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Insulate a crawl space in seattle

A crawl space without insulation is a constant source of moisture.

The humidity from the ground around your home will evaporate upwards, leading to condensation on your walls and joists. Over time, the humidity will encourage mold growth. The mold spores, humidity, and accompanying odor can ruin the air quality in your home. Your heating and cooling systems will also have to work harder in this situation. This article will cover how to insulate a crawl space ceiling and floor to prevent these issues.

Crawl Space Insulation Basics

The first thing you should do when looking for how to properly insulate a crawl space is to look beyond fiberglass batts. They work in certain applications but rarely as a standalone solution. Stapling the batts underneath the first level floor as your only insulation is impractical due to the composition of the material. Over time, the humidity in your crawl space will build up moisture in the batts, making them weak. Instead of stapling fiberglass batts to the underfloor, you need to adopt a more effective, multi-faceted approach.

Types of Crawl Spaces :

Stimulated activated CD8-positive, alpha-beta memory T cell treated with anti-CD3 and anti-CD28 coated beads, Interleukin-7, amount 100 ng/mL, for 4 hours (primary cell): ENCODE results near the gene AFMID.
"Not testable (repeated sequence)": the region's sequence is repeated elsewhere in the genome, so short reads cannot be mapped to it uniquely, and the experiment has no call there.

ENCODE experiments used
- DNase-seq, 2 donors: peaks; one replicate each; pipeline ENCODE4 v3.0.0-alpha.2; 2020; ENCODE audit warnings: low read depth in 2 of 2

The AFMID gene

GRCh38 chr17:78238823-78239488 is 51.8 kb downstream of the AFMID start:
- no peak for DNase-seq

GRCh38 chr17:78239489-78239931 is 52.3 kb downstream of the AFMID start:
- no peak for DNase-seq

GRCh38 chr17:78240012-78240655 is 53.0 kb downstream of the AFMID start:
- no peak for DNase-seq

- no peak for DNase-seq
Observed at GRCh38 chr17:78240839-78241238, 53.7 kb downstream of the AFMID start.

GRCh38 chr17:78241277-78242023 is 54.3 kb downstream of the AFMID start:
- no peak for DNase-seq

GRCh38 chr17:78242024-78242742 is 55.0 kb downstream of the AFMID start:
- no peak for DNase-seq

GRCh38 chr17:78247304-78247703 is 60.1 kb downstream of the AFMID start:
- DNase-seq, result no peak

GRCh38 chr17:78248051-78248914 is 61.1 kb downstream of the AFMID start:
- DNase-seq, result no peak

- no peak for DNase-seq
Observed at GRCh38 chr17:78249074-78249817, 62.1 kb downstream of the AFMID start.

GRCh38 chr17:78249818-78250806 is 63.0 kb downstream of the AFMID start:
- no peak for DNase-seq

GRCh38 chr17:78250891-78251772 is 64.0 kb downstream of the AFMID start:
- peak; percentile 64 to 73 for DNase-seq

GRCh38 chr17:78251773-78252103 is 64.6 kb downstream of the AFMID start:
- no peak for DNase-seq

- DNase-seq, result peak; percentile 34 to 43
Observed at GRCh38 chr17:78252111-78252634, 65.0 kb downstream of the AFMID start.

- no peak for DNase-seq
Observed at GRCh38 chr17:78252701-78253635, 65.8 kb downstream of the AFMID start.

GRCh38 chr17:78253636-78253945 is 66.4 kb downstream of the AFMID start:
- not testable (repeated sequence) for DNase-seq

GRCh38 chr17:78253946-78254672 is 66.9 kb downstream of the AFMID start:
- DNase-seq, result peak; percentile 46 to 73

The two main types of crawl spaces include:

  • 1: Vented Crawl Spaces
  • These crawl spaces have air vents located at the top of the foundation wall. The vent positioning allows outside air to flow in and out of the space.

  • 2: Sealed Crawl Spaces
  • A sealed crawl space doesn’t have any wall vents. Therefore, air from outside cannot enter the space. However, sealed crawl spaces still require insulation to protect against moisture from the ground and foundation walls.

The Crawl Space Insulation Process

Some people start out looking for how to insulate a crawl space ceiling or how to insulate a crawl space floor separately. However, as mentioned above, you must do both if you want the best results.

    Before you begin the process, you must first gather the necessary tools and materials for the job. Some of these include:

  • 1: A fine-toothed saw
  • 2: A caulking gun
  • 3: A shovel
  • 4: A rake
  • 5: Utility knife
  • 6: Caulking gun
  • 7: Insulation foam board
  • 8: Foam insulation
  • 9: Adhesives
  • 10: Butyl and polyvinyl tape

Crawl Space Insulation Basics
  • Step One: Check for Possible Moisture Sources
  • Examine the crawl space for water pooling. Stop all external moisture sources by redirecting downspouts and regrading soil to move water runoffs away from your home. You should also check for internal sources of moisture. Using the flashlight, check the pipes within the joists for dripping. Areas directly beneath kitchens and showers require special attention. You can proceed with the insulation if no such moisture sources exist within the space.

  • Step Two: Seal Vents and Doors 
  • All crawl space doors, vents, and hatches that lead into your crawl space will undo your insulation efforts. Seal them off using durable materials such as concrete. This step is essential if you’re looking for how to insulate a vented crawl space. You can also cover up the space with floorboards. For small cracks and holes, use outdoor caulk in your caulking gun.